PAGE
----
Tuesday, February 16, 2021

Foscue Creek COE, Demopolis Alabama

 After leaving Mississippi, we crossed over into Alabama on US 80. Foscue Creek is a Corp of Engineers Park. This is the best COE park we have stayed at. Plenty of space between large paved sites, full utility hookup, paved roads and water inlet from the Tombigbee River. A few sites are on the river edge where barge traffic is seen every day. The Lock and Dam is part of the COE property.


We planned to stay eight days but cut it short after four days. On Sunday, we were going to drive to Selma, Alabama and the famous Edmund Pettus Bridge where Bloody Sunday occurred in 1965. 


The ice storm and very cold temperatures were forecast for Mississippi, about 60 miles west. We left on Sunday morning for a 400 mile drive back to Tennessee where the forecast was much better. It's cold here in Tennessee at 25 degrees, much better than 0 or lower in Mississippi. We will be in Tennessee through March, then head to Indiana for about three months. We plan on going west in June, barring any problems.

The campground was not empty at all at least until we left early.
The entire park was large and had many Cypress trees with the usual moss.

The Coast Guard has a station located in the inlet off of the Tombigbee river.


Wednesday, February 10, 2021

Natchez Mississippi

 We are now back in Alabama as of yesterday. We were in Natchez for eight days, staying at the Rivers View RV Park in Vidalia, Louisiana. The rv park is on the Mississippi River across from Natchez. We had a good view of the river and the many huge barges that travel the river day and night. The river at that point is about .6 miles wide. There was no flooding while we were there.

I was interested in Natchez due to a series of books I have been reading. The books are fiction mixed with many things that actually happened in the 1960's. The author Greg Iles lives in Natchez. As they say, the names have been changed to protect the innocent. There were plenty of not so innocent people in the area. The books loosely tell the stories of scandal's, civil rights and race issues of the 1960's. 

Here is a link to some of the stories, researched by Stanley Nelson, editor of the Vidalia newspaper. Vidalia is the town across from Natchez. The book referred to is one of the series by author Greg Iles.

Story behind the book Natchez Burning

Natchez was a major slave trading point.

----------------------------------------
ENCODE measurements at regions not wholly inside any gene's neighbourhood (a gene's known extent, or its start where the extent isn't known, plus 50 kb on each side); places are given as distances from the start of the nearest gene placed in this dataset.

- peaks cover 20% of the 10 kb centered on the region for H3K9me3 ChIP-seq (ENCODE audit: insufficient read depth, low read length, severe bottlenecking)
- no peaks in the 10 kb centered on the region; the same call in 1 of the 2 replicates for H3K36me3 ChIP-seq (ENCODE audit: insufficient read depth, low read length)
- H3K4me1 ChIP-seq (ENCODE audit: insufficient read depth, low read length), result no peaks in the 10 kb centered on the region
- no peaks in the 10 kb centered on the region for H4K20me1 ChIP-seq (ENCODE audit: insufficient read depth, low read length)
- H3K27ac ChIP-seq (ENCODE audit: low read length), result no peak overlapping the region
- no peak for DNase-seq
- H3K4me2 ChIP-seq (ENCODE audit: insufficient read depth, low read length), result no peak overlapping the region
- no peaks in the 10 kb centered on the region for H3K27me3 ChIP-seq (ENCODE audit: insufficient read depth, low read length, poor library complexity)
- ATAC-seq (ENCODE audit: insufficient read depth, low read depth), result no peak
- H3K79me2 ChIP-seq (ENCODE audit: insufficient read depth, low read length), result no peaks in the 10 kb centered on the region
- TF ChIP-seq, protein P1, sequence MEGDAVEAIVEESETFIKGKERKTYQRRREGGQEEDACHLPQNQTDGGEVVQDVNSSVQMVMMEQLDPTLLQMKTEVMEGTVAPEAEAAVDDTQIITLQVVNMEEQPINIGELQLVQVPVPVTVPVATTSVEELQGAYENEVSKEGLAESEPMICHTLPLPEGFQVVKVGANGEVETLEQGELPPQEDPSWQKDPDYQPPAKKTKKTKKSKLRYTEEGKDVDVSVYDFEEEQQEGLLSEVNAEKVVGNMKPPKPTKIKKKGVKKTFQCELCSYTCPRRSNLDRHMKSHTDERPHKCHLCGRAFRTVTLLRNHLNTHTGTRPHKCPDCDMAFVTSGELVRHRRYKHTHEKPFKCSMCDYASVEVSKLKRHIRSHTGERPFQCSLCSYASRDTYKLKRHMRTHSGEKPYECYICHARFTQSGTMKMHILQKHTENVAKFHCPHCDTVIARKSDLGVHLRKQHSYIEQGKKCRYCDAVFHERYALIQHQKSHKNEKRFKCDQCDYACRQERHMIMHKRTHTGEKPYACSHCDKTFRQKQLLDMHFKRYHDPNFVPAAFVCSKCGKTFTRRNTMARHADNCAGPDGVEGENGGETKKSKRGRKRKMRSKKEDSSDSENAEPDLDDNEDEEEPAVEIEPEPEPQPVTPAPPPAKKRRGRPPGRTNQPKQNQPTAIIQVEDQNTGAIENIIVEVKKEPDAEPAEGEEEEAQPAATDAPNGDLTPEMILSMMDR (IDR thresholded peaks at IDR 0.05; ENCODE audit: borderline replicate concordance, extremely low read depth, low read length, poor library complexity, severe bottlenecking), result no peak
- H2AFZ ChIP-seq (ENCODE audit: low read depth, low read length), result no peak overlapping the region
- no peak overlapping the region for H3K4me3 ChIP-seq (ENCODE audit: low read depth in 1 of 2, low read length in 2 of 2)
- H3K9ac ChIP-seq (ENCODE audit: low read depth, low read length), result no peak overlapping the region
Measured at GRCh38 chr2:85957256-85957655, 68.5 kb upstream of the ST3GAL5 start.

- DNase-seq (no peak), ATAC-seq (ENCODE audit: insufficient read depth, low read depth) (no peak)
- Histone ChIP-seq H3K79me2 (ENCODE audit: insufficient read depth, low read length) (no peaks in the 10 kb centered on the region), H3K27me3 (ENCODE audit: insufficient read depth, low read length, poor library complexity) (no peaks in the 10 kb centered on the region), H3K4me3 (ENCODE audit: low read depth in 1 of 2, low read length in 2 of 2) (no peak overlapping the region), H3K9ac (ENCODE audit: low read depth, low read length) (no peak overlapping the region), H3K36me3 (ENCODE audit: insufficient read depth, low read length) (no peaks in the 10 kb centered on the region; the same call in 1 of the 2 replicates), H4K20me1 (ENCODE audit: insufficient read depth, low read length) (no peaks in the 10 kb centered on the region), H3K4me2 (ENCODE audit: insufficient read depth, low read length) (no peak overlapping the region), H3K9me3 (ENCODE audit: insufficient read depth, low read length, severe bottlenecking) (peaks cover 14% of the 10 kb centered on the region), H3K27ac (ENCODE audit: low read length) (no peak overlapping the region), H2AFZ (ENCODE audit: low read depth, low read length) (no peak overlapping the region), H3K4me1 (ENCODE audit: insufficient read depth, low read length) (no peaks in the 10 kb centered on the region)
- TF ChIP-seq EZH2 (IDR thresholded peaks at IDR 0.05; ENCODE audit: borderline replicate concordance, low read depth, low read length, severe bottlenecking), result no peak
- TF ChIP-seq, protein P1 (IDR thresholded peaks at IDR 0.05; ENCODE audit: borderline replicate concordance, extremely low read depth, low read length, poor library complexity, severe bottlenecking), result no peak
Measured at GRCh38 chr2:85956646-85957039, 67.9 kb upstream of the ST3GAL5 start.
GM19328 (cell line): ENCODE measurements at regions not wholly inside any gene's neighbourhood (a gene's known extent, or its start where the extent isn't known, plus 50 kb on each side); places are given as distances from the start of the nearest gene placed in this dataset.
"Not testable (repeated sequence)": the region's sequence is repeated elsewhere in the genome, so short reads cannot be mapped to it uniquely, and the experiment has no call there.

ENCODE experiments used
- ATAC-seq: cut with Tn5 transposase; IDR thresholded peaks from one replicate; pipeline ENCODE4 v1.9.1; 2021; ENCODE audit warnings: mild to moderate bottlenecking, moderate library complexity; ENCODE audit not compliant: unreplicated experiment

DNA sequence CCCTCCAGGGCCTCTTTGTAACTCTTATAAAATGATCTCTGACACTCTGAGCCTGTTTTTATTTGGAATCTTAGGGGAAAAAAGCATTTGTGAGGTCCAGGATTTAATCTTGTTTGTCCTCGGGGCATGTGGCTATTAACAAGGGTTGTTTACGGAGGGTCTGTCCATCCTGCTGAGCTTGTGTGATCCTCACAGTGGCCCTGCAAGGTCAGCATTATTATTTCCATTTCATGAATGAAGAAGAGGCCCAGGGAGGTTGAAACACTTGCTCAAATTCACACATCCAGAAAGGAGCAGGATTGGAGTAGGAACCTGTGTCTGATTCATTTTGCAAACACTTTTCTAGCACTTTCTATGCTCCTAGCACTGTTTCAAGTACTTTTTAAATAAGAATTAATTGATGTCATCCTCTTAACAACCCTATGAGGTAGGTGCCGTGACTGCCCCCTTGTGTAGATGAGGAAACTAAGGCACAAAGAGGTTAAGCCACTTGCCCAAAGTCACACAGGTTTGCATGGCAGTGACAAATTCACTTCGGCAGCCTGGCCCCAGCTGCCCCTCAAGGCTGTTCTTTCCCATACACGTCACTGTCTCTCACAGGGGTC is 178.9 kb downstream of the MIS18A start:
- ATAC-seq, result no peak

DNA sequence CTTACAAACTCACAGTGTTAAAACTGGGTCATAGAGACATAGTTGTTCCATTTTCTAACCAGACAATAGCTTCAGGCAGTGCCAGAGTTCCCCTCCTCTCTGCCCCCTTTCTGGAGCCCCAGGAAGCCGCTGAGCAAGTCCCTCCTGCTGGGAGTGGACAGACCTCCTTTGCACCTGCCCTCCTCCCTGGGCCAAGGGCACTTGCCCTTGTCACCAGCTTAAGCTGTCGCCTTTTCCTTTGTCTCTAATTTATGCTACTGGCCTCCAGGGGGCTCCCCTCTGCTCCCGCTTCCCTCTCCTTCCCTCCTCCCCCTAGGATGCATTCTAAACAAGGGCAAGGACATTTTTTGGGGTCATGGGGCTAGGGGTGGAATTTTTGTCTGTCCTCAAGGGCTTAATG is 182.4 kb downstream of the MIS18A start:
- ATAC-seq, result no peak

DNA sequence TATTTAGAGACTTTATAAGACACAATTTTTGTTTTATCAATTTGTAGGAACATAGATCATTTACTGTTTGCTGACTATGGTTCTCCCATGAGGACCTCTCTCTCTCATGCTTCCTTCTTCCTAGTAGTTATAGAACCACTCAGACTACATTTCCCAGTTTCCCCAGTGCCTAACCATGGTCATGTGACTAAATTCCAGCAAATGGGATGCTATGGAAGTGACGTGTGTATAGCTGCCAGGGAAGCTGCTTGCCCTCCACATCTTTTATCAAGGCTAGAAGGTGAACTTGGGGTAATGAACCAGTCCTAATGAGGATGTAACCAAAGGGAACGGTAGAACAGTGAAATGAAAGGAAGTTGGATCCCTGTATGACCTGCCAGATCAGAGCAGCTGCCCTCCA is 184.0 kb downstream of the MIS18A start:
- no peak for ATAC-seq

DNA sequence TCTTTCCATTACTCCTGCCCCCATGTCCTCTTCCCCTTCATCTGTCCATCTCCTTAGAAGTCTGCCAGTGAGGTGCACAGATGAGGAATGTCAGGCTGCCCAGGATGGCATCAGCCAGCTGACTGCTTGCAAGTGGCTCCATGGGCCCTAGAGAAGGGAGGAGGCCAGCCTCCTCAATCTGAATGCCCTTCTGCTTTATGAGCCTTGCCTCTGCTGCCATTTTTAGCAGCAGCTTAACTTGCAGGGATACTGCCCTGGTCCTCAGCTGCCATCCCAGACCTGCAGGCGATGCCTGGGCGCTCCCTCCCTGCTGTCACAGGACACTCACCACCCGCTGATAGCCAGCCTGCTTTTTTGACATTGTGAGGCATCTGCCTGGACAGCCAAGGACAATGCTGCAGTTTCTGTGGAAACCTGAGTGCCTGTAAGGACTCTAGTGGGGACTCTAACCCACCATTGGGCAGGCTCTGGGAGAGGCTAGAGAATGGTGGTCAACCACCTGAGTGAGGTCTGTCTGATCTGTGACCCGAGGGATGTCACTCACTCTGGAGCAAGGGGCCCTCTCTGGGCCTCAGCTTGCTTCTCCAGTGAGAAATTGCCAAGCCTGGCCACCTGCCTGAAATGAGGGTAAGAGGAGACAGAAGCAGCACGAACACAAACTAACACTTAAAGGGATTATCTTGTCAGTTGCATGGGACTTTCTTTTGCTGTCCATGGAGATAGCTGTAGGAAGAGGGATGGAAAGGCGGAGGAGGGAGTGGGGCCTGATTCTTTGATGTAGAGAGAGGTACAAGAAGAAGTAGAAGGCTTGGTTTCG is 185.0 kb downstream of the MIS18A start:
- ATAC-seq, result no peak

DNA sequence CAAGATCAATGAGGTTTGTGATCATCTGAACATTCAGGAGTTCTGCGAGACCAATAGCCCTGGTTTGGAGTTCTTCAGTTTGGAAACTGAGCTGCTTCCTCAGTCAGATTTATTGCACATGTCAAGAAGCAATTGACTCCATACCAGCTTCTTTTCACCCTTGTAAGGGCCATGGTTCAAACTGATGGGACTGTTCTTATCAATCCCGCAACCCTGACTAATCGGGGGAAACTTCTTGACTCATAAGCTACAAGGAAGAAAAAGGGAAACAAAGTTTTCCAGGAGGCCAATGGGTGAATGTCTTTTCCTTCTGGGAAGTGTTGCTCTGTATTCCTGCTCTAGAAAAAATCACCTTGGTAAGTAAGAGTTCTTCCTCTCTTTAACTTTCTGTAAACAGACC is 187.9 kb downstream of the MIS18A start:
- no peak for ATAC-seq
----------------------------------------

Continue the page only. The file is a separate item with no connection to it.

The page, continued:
This is where most the slave trading companies were located,
a junction where two major roads came together.

These leg and neck shackles are embedded in concrete at the
Forks of the Road. These were actually used on the slaves.

This is the national military cemetery.

The new section with military graves for those that served in war.

The City Cemetery is huge and quite old. If you look close you will see these headstones say Unknown Soldier. These were from the Civil War.
There are many more like this in the cemetery.

This is called the Turning Angel, mentioned several times in Greg Iles books.

Family plots at the cemetery were fenced in with wrought iron.
Many of these are very old. Some are buried, some above ground.

The bridge over the Mississippi is about 1.2 miles end to end.

Lots of Crepe Myrtle trees allover Natchez. They bloom every spring. I know
Crepe Myrtles because I trimmed many of them while working at Two Rivers Landing RV Resort.

Many mansions in the area. Some were closed due to Covid-19. We did not take any tours. This one is part of the National Park Service, called the Melrose.

Cypress trees at the Melrose.

The book author's house.

The Rosalie, tours are available.

No river front would be without a casino. We did not give them any money.

This was the Jerry Lee Lewis museum in Ferriday, Louisiana. It was closed. 

Now here is a house with a history. This was a brothel until 1990.
Take a look at this link for the entire story.
Nellie Jackson Mississippi Madam

This street goes down to Natchez Under the Hill.
River boat casinos were docked here but no longer.

This is a real restaurant south of Natchez. It still open for lunch,
closed when I took this photo.

We took a city tour with Rev (masks on). He knows the history.

Standing where the river boat casinos once docked.
I had my glasses off because they fog up with the mask on.